No. When a battery starts to swell, it is broken and CANNOT be used anymore. This is a fire waiting to happen - and Lithium fires are very difficult to extinguish.
it only addresses the symptom (gas forming inside the battery), not the underlying cause (battery is defective).
Warnings saying "Do not pierce this battery" are plastered all over rechargeable batteries for a good reason: Breaking the seal can cause a fire.
What causes battery swelling:
Lithium-ion batteries use a chemical reaction to generate power. As the battery ages, this chemical reaction no longer completes perfectly, which can result in the creation of gas (called out-gassing), leading to a swollen battery. Additionally, if the battery’s internal layers do not maintain proper separation (due to damage or defect), out-gassing, swelling, and even fire can occur. Swelling is the result of particulates getting caught in between the layers of the battery and eventually puncturing the membrane that separate the layers. If the membrane has been compromised, moisture in the air can react with the cell, causing the cell to swell.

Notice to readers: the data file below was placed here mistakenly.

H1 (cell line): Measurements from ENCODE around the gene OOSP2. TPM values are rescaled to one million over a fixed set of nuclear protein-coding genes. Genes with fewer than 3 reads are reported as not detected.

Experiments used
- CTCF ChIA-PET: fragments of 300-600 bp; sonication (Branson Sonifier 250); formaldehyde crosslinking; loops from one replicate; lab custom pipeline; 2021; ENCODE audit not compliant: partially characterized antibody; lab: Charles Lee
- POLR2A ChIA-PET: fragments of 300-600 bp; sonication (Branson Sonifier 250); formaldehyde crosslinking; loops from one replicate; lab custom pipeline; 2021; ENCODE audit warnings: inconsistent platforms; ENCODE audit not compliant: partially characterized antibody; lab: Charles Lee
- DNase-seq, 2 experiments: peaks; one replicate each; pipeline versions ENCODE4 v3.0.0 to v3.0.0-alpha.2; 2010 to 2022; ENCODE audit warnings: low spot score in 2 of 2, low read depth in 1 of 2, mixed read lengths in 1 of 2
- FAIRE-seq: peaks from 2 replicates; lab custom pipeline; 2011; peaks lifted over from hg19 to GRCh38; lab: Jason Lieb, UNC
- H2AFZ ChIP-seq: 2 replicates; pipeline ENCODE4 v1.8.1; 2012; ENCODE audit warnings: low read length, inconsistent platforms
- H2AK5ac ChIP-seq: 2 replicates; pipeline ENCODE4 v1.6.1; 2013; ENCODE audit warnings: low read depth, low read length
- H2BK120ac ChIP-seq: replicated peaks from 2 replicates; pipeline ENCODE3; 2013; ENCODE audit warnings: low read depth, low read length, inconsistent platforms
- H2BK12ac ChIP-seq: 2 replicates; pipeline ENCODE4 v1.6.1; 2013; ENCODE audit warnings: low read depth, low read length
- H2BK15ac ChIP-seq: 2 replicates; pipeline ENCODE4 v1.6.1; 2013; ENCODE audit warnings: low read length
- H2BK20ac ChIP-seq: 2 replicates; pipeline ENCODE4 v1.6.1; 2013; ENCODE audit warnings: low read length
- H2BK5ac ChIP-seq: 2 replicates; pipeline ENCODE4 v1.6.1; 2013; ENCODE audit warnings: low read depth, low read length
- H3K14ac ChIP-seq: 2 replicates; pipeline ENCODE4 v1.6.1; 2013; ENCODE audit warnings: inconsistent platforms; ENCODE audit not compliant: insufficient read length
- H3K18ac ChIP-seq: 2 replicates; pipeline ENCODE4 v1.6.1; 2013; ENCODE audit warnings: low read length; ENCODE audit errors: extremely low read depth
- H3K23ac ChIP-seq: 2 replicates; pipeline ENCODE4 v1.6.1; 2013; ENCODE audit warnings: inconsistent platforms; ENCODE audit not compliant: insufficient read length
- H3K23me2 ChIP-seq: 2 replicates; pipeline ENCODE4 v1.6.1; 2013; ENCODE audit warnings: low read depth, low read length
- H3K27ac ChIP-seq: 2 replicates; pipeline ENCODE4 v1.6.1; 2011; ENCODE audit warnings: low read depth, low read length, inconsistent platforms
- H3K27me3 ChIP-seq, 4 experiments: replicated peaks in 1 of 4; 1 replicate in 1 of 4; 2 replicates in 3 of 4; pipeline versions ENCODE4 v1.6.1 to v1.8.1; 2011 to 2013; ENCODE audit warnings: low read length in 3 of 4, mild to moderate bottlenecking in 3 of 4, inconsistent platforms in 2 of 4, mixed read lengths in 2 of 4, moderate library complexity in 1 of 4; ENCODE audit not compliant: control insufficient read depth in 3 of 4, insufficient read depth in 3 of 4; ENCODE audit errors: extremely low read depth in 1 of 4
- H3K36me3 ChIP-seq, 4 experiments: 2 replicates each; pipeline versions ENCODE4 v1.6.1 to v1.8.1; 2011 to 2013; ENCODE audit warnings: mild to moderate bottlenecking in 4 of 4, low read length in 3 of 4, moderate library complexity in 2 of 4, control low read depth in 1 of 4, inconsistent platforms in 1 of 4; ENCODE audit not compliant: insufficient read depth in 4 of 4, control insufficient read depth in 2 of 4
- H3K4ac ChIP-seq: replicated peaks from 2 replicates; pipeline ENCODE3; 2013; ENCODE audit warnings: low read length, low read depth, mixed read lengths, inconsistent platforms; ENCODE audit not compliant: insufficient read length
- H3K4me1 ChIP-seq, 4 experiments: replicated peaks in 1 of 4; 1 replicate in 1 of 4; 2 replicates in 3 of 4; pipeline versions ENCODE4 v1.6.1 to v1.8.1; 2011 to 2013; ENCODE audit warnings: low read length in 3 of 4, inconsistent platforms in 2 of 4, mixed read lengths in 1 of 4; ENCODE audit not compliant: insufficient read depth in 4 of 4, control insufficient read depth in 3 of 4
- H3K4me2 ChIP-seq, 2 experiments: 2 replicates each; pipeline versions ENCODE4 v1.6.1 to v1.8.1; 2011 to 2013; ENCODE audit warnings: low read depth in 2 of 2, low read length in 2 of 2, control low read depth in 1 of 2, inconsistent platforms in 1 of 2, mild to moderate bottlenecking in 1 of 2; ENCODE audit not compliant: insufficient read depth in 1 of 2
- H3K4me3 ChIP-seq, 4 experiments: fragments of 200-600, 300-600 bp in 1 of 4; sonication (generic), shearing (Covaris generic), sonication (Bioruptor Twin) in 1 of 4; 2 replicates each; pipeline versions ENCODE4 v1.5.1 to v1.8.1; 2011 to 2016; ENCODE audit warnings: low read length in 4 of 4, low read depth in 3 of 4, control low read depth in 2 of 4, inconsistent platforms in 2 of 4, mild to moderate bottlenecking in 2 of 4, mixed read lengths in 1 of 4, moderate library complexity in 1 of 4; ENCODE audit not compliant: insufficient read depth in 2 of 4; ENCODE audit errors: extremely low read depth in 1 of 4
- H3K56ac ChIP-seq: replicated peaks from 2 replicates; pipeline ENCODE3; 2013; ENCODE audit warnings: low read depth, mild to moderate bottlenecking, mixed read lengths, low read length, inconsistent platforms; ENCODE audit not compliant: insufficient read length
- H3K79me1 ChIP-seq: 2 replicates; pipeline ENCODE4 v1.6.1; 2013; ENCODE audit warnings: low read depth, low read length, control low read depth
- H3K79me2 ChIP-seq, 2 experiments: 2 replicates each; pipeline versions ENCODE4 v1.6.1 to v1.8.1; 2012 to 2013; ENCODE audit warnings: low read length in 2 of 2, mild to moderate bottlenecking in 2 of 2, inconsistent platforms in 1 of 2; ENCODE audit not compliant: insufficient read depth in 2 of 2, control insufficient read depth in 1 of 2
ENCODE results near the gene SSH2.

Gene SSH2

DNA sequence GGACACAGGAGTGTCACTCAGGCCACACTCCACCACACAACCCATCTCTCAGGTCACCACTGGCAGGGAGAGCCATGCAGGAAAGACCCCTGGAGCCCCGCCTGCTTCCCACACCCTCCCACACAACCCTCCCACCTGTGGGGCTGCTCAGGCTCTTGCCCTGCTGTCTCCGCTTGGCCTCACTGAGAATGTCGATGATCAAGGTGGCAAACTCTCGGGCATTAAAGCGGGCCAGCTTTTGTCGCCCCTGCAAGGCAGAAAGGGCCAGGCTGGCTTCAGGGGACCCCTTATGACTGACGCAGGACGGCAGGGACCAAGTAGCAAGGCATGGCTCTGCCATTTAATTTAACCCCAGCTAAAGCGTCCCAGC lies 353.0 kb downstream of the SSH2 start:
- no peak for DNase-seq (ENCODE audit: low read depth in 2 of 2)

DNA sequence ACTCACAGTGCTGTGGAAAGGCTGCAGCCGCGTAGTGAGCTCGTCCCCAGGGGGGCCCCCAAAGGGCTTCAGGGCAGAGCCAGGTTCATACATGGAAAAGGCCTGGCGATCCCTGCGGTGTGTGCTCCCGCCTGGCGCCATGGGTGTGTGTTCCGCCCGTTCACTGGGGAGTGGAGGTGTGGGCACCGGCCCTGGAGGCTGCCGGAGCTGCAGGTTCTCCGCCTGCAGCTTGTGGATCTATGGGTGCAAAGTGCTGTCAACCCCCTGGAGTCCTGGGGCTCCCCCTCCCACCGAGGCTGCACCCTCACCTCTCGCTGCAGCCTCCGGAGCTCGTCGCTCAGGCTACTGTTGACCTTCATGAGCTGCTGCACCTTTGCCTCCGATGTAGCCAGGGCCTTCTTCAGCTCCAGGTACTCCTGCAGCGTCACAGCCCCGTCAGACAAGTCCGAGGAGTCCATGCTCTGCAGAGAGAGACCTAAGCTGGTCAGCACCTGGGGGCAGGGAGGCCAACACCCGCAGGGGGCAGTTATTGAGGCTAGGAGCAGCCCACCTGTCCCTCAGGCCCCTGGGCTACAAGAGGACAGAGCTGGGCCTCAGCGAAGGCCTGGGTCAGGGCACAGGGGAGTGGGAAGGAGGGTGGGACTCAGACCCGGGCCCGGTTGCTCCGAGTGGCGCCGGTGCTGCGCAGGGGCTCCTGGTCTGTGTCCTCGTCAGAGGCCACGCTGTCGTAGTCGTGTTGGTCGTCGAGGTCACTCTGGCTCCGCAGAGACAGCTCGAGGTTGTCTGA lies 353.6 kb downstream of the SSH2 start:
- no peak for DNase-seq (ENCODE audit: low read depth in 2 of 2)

Swelling is caused by gas that forms in the battery. This damages the internal structure of the battery.
A battery consists of thin layers of alternating materials. Normally a thin coating separates these layers. When the coating is damaged, a short can occur between layers: the battery will discharge through the short, generating enough heat to start a lithium fire.
When you puncture a battery, you release the gas, and press the layers closer together. You might get away with this initially, but the battery is now a time bomb: the coating is still damaged and a short could happen at any time (for instance, when you charge the battery, it'll heat up and the layers will shift).